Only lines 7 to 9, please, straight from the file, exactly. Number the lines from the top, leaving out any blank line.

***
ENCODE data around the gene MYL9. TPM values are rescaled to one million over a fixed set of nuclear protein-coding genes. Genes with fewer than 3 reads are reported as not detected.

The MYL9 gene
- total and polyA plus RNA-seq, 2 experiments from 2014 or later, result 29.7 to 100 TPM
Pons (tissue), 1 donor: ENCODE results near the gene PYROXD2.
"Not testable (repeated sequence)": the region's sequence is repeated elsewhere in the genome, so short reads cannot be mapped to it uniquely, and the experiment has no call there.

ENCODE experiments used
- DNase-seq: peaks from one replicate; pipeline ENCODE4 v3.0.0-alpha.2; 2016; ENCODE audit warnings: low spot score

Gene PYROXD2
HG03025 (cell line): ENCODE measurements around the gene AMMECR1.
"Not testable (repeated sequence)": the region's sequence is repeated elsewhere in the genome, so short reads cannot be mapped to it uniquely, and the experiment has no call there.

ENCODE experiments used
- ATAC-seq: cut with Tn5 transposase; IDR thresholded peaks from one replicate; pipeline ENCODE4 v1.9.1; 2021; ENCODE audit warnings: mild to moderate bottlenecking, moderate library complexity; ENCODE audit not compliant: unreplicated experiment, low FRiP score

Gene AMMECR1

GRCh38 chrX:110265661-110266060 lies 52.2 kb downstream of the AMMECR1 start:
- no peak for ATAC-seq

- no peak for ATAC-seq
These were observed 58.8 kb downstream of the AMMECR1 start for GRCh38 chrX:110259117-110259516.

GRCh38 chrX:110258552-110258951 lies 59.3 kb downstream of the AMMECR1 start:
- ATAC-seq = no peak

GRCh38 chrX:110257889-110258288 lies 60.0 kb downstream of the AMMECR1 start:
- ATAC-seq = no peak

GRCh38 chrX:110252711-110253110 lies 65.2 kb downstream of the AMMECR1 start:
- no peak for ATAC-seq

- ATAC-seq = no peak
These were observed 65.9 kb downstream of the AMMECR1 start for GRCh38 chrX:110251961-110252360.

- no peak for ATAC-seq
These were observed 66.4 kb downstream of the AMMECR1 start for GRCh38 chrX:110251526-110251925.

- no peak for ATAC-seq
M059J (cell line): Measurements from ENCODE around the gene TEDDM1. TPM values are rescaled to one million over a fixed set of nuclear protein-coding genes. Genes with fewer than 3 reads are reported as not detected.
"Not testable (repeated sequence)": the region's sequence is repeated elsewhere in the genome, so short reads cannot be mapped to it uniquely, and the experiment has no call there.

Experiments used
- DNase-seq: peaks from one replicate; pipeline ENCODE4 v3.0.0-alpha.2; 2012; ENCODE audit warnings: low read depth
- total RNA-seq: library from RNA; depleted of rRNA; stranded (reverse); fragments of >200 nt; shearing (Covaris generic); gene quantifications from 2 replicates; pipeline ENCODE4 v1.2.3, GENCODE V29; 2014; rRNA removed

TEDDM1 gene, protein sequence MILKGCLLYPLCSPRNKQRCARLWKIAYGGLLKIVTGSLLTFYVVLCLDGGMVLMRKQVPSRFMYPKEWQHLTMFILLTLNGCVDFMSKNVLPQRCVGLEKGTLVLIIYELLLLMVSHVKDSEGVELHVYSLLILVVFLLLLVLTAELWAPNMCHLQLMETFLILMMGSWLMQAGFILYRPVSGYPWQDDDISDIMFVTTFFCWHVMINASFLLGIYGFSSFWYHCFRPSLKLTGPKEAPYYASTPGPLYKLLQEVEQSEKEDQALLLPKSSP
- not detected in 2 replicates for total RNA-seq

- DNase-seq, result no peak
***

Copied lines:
- DNase-seq: peaks from one replicate; pipeline ENCODE4 v3.0.0-alpha.2; 2016; ENCODE audit warnings: low spot score

Gene PYROXD2
HG03025 (cell line): ENCODE measurements around the gene AMMECR1.